The perceived importance of history and civic engagement: Recent MYPLACE publication

In 2011-2015, CRRC-Georgia was involved in an EC-funded project MYPLACE: Memory, Youth, Political Legacy and Civic Engagement. Sixteen academic partners from 14 countries (see the map below) investigated the forms and causes of young people’s civic (dis)engagement across Europe.
Palgrave recently published one of the outputs of the MYPLACE project in a volume titled Understanding Youth Participation Across Europe: From Survey to Ethnography. MYPLACE project leaders Hilary Pilkington, Gary Pollock and Renata Franc edited the volume. The chapter ‘History in Danger and Youth Civic Engagement: Perceptions and Practice in Telavi, Georgia’ discusses perceptions about history, and the forms of ‘practicing history’ in one of the MYPLACE research locations in Georgia, Telavi and was written by CRRC staff members, Tamar Khoshtaria, Mariam Kobaladze and Tinatin Zurabishvili.
The article shows that there is, on the one hand, vast empirical data demonstrating that the population of Georgia, including young people, report history and traditions are very important for them. There is, on the other hand, evidence that this ‘importance’ hardly goes beyond words, and even the most simple and passive forms of engagement in historical activities, such as visiting museums, are not actually practiced.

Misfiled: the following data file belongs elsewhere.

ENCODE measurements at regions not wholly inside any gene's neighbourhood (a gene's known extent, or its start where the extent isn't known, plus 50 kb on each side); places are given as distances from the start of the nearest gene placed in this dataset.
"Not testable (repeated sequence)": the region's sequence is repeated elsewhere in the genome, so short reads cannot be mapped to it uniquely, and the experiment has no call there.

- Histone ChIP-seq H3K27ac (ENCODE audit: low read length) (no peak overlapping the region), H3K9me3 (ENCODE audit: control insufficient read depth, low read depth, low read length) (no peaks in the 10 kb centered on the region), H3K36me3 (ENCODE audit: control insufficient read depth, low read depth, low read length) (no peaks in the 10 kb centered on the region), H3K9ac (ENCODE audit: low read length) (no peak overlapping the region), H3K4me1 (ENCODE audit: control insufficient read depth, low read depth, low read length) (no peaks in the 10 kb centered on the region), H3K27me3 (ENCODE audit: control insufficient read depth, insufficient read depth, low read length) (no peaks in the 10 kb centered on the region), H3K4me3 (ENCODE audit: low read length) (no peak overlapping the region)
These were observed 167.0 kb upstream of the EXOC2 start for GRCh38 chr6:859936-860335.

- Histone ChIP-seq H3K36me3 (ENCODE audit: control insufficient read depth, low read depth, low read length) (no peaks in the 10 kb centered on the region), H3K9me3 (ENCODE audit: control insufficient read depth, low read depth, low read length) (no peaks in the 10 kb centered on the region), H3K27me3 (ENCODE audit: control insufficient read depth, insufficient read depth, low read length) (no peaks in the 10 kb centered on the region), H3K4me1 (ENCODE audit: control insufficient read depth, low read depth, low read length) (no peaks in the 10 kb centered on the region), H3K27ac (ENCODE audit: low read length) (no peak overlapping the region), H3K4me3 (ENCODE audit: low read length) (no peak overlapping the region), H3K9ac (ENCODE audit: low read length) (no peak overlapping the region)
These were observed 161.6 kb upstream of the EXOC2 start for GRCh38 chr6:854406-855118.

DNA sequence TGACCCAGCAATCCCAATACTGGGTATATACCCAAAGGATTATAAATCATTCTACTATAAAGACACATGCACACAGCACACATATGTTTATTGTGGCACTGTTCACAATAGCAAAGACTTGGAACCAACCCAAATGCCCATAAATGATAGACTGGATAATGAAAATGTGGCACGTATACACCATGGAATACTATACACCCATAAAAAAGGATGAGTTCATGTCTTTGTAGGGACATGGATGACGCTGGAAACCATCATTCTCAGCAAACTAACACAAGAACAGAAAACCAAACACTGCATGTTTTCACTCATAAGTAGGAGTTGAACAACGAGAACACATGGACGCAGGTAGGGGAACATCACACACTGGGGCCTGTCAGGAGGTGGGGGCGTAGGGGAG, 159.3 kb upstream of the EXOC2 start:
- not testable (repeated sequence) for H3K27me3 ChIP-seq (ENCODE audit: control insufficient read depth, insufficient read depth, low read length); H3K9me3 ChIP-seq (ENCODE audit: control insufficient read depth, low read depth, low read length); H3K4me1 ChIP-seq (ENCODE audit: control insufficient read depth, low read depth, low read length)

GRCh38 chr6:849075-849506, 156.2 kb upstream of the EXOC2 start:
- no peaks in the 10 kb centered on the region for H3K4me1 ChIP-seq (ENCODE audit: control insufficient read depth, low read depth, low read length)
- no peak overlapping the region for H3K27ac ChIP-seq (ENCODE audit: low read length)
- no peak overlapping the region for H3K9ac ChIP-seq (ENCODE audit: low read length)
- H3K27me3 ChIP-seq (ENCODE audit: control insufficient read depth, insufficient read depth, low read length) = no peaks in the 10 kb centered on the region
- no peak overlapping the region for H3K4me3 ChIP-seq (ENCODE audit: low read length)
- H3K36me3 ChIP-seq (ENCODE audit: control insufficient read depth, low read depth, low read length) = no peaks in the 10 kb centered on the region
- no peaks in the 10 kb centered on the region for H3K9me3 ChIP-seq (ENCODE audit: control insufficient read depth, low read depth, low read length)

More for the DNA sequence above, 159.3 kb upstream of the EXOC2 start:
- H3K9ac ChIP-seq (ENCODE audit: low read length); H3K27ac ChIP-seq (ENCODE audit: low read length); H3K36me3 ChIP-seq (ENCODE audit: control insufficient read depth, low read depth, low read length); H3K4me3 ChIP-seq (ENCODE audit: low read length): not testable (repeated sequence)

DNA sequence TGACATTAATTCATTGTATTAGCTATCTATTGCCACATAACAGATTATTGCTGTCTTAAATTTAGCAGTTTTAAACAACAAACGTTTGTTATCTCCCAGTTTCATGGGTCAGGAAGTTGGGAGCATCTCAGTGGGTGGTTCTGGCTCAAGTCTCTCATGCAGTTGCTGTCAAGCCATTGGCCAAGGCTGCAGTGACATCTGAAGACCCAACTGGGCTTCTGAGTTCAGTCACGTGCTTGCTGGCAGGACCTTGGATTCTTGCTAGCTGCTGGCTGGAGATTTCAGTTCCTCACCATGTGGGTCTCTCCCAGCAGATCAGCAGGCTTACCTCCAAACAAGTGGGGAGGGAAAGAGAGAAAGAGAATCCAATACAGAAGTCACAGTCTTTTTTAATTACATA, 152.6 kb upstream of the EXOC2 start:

The chapter tries to explain this discrepancy, largely focusing on a controversial architectural ‘rehabilitation project’ in the historical center of Telavi, initiated in spring, 2012. For part of the population, young people included, this project led to perceptions of the historical monuments as endangered due to architectural mismanagement. The respondents often felt that, as a result of the reconstruction works, the history of the town was getting ‘damaged,’ or lost. Moreover, forgetting history was often seen as an indicator of the nation’s downfall. But did such perceptions lead to increased civic engagement?
No, they did not. This led the authors to conclude that this was “a missed opportunity from the point of view of potentially stimulating civic engagement. <…> [T]he young respondents report disengagement from politics and negative attitudes towards politicians and political activities even when they report being unhappy with the changes that take place in the society” (p. 311).
Thorough investigation of the reasons for such disengagement deserve further research. In the meantime, readers interested in the chapter can find the book here.